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Nature Conservancy of Canada says $1.3B in federal budget is 'gamechanger' for wild spaces

Mar 02, 2018 06:30AM ● Published by Editor

This photo was exhibited by the Nature Conservancy of Canada when it announced in March 2017 that it had bought 21-kilometres of pristine Lake Superior shoreline, along Big Trout Bay, between Duluth, Minn., and Thunder Bay, Ontario. (Cathy Alex/CBC)

The Nature Conservancy of Canada (NCC) is welcoming the announcement, delivered in Tuesday's federal budget, that the government plans to invest $1.3-billion, over five years, to protect Canada's parks, wild spaces, aquatic systems, and species at risk, as well as assisting in private land conservation.

This new money will help the NCC "keep our foot to the pedal" in places like the north shore of Lake Superior, says Kristyn Ferguson, the director of conservation for the group's Ontario division.

The NCC has spent several years working to preserve more than 20 kilometres of pristine shoreline along Big Trout Bay.

Big Trout Bay was the last undeveloped, privately-owned bay on Lake Superior, between Duluth, Minn., and Thunder Bay, Ont., and the American owner had planned to convert the property into 300 cottage lots.

Kristyn Ferguson, the director of conservation for the Ontario division of the Nature Conservancy of Canada, says the new Nature Fund has the potential to be a 'gamechanger' because of the partnerships it may foster. (Nature Conservancy of Canada)

"Often our work is guided by where the biodiversity is the highest but also the threat is the highest," said Ferguson.

"Analyses have shown that there are concentrations of rare species and rare habitats, particularly along that coast and then with the threat of second-home development, invasive species making their way up from the south, that's really highlighted for us why this area is a place where we need to do important work, right away."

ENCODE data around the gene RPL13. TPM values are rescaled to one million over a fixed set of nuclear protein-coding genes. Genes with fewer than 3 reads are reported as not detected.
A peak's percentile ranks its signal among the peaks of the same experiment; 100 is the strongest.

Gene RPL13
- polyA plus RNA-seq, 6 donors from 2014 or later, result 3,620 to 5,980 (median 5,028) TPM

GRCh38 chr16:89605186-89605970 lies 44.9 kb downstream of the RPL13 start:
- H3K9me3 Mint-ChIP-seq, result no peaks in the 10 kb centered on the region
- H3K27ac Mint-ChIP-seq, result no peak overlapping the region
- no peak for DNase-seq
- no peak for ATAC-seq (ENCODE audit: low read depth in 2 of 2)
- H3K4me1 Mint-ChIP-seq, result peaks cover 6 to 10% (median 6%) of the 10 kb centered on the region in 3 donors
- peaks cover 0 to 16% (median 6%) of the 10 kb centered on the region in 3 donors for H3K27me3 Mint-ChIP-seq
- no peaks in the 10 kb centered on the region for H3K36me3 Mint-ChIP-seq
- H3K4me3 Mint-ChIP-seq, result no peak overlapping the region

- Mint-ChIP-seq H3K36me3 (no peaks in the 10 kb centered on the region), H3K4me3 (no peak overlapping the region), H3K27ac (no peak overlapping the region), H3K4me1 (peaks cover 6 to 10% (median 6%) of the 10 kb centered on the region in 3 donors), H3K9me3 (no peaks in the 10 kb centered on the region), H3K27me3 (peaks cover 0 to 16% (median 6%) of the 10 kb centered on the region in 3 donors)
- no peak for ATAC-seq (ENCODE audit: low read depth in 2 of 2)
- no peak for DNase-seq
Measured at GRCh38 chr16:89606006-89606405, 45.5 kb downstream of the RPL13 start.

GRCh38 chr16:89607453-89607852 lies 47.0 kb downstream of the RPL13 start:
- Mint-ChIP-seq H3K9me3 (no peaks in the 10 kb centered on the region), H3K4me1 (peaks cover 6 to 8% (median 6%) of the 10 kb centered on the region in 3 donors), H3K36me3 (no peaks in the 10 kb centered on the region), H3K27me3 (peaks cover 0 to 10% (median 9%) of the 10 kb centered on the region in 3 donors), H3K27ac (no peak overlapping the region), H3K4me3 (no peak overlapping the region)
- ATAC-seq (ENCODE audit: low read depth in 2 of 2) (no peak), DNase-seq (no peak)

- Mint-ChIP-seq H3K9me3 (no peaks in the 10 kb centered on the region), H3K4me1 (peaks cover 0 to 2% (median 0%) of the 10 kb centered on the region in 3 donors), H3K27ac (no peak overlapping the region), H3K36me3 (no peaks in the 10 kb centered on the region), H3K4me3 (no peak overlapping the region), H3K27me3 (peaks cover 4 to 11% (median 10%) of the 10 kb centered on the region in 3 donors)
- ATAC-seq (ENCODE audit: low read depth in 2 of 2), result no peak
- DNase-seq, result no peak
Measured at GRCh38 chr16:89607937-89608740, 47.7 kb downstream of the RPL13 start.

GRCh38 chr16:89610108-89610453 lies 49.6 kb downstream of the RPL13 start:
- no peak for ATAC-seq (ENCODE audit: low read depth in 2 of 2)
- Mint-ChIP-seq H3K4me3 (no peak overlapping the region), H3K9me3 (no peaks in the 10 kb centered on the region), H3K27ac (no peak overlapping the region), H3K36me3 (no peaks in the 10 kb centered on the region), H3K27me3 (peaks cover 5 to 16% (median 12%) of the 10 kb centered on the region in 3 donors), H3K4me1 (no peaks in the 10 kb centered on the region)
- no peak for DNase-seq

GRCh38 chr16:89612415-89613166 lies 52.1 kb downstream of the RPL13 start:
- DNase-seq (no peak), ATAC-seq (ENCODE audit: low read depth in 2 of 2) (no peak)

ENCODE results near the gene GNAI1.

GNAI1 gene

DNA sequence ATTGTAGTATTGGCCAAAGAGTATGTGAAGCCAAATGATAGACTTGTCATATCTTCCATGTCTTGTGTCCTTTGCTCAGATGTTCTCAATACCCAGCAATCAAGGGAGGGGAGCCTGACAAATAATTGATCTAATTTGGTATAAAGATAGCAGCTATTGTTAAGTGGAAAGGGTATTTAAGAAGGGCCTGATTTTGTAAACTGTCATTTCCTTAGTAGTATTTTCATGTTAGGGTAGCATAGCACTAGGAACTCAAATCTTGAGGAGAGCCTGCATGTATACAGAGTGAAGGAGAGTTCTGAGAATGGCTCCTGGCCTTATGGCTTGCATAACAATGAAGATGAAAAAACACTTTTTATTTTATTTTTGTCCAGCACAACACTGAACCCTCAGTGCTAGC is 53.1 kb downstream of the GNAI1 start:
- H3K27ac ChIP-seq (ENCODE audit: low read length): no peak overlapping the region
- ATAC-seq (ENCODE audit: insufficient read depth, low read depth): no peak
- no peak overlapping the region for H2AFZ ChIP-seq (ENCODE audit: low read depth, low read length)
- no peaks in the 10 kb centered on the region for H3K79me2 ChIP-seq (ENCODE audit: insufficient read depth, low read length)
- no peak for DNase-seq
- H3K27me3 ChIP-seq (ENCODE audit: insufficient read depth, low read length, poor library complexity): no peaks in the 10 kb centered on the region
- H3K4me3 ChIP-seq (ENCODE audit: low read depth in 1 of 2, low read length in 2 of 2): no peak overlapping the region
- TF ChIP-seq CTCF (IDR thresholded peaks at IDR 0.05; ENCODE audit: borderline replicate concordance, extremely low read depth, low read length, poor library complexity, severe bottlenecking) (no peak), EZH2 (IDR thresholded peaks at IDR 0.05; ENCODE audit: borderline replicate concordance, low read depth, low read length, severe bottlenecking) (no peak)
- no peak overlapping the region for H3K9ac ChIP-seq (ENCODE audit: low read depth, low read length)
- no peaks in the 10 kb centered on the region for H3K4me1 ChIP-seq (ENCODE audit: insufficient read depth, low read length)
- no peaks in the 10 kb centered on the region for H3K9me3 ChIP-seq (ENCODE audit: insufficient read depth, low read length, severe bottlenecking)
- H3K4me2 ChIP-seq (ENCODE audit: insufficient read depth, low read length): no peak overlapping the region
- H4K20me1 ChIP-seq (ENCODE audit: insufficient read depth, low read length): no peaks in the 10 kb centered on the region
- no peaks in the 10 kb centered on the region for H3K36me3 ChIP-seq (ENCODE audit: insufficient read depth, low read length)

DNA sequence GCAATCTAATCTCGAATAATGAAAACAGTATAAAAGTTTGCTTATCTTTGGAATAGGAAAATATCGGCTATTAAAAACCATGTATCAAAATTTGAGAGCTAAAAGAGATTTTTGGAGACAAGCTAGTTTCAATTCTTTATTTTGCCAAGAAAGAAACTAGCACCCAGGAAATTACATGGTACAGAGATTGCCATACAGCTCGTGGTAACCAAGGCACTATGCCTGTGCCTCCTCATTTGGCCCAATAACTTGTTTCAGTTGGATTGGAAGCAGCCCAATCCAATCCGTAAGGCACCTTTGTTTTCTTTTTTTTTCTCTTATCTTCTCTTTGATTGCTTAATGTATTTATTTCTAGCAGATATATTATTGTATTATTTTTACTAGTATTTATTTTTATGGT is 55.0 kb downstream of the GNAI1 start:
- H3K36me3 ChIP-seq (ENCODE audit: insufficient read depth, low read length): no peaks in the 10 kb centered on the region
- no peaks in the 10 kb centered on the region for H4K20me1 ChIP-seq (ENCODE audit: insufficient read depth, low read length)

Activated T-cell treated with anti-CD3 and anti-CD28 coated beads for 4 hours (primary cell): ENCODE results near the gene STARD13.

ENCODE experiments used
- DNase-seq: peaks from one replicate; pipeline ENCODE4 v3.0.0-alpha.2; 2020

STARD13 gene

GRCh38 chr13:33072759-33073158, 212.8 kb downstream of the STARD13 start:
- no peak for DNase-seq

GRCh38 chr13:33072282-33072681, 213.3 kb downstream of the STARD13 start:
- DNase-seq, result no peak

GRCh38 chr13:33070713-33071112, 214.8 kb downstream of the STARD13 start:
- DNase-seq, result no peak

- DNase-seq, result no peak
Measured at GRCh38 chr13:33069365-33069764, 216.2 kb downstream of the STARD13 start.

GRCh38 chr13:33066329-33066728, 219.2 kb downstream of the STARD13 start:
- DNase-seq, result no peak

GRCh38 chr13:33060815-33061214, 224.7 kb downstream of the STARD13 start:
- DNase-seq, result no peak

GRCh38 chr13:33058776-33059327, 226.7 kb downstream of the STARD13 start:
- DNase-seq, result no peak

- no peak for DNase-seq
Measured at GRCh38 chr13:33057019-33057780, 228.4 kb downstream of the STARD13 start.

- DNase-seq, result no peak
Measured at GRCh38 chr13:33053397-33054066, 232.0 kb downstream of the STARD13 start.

Part of the new money announced in the federal budget will go to the creation of a $1-billion Nature Fund, which the NCC describes as "collaborative conservation".

Half the cash will come from Ottawa, while the provinces, territories, corporations, not-for-profits and private donors will contribute the other $500-million.

'Open up the door' to new partnerships

This fund will "open up the door" to creative new partnerships and assist the NCC in expanding its work with community land trust groups and Indigenous organizations, said Ferguson.

"Nationally NCC is working on a strategy to ensure we're working with Indigenous groups in a way that respects those groups, their values, where they want to go with conservation and finding places where we can align with them," she said.

In the past, the NCC joined with Pays Plat First Nation to steward the preservation of the Wilson Island Archipelago, which is 5,000 acres off the north shore of Lake Superior, near Rossport, Ontario.

Big Trout Bay is home to nesting peregrine falcons, the bird pictured here. (Brian Ratcliff)

Ferguson also believes the new Nature Fund will help groups looking to preserve parts of the boreal forest, and wetlands which may be at risk.

"As the threat of development continues, our landscapes need our help right now more than ever and this is a chance for partners across Canada to come together, and it's really exciting and I think this budget could be a gamechanger because of that."

Boreal Ship Spotter - larger view here

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